Acorns are raining on us this year. Their pelting startles me awake from the rare afternoon nap as our large pin oak releases its protein packs noisily onto the metal roof and squirrels clamor for the abundant harvest. Last year and the year before were not so prolific, but I didn’t really notice. Until I tried sleeping through what’s known as a “mast year,” I’d never heard the term. The word mast refers to parts of plants that wildlife eat. When we use the word mast, whether we intend to or not, we are talking about ecology—the relationships of organisms to each other and their environment. A mast year refers to the periodic surge in production of hard mast (nuts and other seeds).
Mast Years Are Not Accidents
Oaks and other nut-bearing trees such as hickories and beech can produce a moderate amount of nuts regularly for between 2 to 12 years. Some years could be very lean or not productive at all. Every so often, they synchronize a release of stored sugars to push out scads (some estimate 100 times the normal supply) of fruit after their flowers were pollinated.
It’s hard to predict, but ecologists, hunters and naturalists theorize about when and how the bumper crops happen. Underground communication between trees of the same species might take place over a large, multistate region, sending the message through chemical signals that now’s the time to let loose.
Timing Is Key
Pollination is typically required for setting fruit, and the timing of insects, wind and freezing temperatures all play a role in the success of that step for fertilization. A late spring frost can kill the blossoms on white oaks and reduce or eliminate the fruit for that year.
It’s not quite that simple for red oaks. They take two growing seasons from flower to fruit, so the proof of their pollination is not seen until fall of the next year. That means we have to learn to identify our trees to know which ones had good luck with their flowers and when it happened.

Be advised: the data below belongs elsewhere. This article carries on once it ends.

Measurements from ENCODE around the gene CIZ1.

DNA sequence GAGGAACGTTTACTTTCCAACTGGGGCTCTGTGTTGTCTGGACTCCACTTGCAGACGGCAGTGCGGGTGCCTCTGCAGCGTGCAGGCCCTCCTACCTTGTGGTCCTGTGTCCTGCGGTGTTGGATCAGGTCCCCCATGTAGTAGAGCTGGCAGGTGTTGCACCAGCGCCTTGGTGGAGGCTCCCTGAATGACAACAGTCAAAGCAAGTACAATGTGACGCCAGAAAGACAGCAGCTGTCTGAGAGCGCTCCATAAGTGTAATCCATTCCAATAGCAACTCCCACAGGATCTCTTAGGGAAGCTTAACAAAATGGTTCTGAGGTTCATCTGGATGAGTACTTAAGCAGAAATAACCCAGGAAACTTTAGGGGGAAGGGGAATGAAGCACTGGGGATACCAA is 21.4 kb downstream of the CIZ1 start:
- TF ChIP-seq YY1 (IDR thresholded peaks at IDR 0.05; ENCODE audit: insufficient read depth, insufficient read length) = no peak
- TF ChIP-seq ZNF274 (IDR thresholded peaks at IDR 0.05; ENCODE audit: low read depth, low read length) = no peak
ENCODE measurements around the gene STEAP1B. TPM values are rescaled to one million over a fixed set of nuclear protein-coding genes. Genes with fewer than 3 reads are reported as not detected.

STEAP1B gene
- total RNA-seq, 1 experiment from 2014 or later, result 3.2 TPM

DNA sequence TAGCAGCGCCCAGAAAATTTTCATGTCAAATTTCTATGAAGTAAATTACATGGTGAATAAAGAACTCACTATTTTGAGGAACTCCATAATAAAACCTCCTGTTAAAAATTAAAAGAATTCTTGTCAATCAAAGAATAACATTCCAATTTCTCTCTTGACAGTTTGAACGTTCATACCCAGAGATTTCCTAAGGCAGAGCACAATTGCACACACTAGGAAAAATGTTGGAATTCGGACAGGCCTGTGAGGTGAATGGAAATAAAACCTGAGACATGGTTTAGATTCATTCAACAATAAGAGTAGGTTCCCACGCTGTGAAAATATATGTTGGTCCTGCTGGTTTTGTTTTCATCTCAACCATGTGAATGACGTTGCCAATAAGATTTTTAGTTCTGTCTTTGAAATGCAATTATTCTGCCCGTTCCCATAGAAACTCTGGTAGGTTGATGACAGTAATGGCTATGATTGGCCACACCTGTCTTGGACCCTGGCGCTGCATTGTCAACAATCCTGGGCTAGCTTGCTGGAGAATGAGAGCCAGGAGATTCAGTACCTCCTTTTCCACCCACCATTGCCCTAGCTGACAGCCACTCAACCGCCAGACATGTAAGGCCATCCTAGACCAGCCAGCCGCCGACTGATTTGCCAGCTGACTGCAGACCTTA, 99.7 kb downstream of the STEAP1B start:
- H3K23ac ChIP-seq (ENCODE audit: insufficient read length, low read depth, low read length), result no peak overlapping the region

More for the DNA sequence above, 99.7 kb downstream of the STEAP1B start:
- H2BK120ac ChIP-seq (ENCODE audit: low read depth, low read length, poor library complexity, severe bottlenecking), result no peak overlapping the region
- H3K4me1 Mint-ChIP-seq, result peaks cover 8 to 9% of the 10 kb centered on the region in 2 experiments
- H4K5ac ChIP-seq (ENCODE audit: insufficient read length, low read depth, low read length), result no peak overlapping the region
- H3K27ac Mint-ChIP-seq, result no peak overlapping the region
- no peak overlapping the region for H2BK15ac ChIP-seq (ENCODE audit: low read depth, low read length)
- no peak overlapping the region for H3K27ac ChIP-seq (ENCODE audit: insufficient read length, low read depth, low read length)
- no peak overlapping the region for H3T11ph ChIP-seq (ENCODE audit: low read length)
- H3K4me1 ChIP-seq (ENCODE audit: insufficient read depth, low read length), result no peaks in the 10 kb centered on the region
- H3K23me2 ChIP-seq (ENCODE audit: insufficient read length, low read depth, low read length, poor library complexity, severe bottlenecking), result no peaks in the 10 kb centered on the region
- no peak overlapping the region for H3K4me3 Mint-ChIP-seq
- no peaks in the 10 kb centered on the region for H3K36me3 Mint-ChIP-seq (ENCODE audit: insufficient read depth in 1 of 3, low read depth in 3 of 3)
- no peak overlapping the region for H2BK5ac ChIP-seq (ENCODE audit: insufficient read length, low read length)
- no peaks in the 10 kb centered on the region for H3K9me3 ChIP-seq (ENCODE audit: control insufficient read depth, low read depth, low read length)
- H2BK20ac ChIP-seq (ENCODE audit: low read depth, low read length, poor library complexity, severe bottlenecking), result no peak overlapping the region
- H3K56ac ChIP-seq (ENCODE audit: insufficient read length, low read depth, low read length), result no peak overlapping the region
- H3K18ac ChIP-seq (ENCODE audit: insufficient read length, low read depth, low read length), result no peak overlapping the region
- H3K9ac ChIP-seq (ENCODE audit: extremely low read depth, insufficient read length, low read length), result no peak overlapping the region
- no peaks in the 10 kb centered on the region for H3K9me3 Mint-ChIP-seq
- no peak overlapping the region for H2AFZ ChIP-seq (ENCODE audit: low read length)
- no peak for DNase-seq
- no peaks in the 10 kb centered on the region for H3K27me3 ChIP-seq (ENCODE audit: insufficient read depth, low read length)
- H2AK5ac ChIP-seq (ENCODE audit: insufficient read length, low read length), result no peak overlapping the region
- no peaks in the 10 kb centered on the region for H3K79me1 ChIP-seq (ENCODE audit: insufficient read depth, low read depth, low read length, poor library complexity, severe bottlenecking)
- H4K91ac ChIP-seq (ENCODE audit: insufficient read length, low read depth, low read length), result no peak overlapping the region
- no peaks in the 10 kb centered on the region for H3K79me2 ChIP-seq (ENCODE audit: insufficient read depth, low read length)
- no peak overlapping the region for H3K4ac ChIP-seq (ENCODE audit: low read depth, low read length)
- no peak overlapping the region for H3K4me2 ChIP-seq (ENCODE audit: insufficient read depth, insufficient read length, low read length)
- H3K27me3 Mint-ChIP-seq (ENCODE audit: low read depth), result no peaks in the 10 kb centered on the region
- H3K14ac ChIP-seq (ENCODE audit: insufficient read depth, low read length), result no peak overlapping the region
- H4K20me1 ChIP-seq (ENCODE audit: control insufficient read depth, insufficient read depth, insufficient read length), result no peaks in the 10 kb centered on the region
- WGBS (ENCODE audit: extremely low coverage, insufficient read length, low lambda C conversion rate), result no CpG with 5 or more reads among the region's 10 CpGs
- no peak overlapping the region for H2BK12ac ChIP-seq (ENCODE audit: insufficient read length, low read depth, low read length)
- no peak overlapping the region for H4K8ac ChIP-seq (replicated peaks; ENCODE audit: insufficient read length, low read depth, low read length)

(Hint: The leaves of white oaks such as bur oak, chestnut oak and post oak have rounded lobes, while leaves of red oaks such as pin oaks, black oaks and shumard oaks are more pointed.)
Seed Saving, Literally
If a tree lives for a few centuries, it might need to ration its energy output to stay strong for the long life ahead. There’s no need to waste energy reproducing if your offspring gets eaten anyway. So, it makes sense to wait until the predators are few enough that your seeds have a better chance of surviving. When predator numbers are low, trees can overwhelm them with more food than they know what to do with.
Squirrels and jays for example, will forget where they buried some of the acorns they gathered. Wild hogs might gobble up acorns without chewing and deposit them in rich fertilizer. Tree-predator partnerships could be used to the tree’s advantage as well. Sending squirrels farther away to forage for food means they might carry local nuts in their cheek pouches to places beyond the reach of the tree’s branches. Spreading the seed helps increase the diversity of the younger oak generations.
Making the Most of the Mast
What do mast years mean for people who spend time hunting, foraging or just enjoying the great outdoors? Two things: feasts and diseases. If you are a hunter, you can relish the fattened wild hogs and abundant deer attracted to stands of masting trees. If you’re a forager, you can experiment with leaching tannins out of different types of acorns to make them edible and grinding them into nut flour for baking.
We’re not the only ones in the ecosystem thriving on the surplus. Rodent populations also surge. Next spring, there will be more mice and chipmunk babies in my backyard, and the following year we’ll have an increase in ticks and possibly tick-borne diseases such as Lyme disease. Infected mice are the ones who spread the disease to tick larvae. (Note: Try these natural tick repellents.)
Such a small word—mast—contains a big and interconnected idea, like the calorie-dense gifts I now associate with the term. A mast year is not like someone amassing a fortune and blowing it in a spending frenzy. Rather, the trees have some kind of strategy behind the massive amount of acorns that drop onto my roof. Trees appear so benign and complacent to the world around them, but they really are calling the shots. Without the cyclical pulsations of mast years, organisms as divergent as weevils, woodpeckers and napping writers would function differently.